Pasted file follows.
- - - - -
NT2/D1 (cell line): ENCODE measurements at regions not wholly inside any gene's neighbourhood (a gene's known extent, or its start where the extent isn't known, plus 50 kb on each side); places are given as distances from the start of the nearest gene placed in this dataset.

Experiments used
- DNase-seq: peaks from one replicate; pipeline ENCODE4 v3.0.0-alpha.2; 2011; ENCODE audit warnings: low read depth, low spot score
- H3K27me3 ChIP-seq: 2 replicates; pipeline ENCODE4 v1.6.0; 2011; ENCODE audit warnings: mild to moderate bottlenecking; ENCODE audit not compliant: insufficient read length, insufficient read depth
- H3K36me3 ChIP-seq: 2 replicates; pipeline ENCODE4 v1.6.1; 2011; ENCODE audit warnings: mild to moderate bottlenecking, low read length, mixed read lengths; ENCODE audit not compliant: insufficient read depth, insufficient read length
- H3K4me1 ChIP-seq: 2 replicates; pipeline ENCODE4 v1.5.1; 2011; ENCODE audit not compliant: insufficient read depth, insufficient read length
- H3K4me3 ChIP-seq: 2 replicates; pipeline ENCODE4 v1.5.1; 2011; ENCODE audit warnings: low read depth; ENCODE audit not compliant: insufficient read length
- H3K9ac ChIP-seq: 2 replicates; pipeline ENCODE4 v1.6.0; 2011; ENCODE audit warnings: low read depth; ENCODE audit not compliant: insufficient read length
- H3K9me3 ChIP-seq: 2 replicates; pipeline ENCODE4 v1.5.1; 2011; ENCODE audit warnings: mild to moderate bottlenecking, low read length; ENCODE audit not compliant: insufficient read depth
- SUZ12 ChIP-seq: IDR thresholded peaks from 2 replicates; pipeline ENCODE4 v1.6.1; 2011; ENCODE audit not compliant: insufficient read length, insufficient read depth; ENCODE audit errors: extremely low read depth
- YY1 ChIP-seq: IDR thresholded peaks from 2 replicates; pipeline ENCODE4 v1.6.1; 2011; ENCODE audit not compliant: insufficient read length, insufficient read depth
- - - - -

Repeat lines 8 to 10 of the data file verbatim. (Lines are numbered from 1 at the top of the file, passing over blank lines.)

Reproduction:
- H3K9ac ChIP-seq: 2 replicates; pipeline ENCODE4 v1.6.0; 2011; ENCODE audit warnings: low read depth; ENCODE audit not compliant: insufficient read length
- H3K9me3 ChIP-seq: 2 replicates; pipeline ENCODE4 v1.5.1; 2011; ENCODE audit warnings: mild to moderate bottlenecking, low read length; ENCODE audit not compliant: insufficient read depth
- SUZ12 ChIP-seq: IDR thresholded peaks from 2 replicates; pipeline ENCODE4 v1.6.1; 2011; ENCODE audit not compliant: insufficient read length, insufficient read depth; ENCODE audit errors: extremely low read depth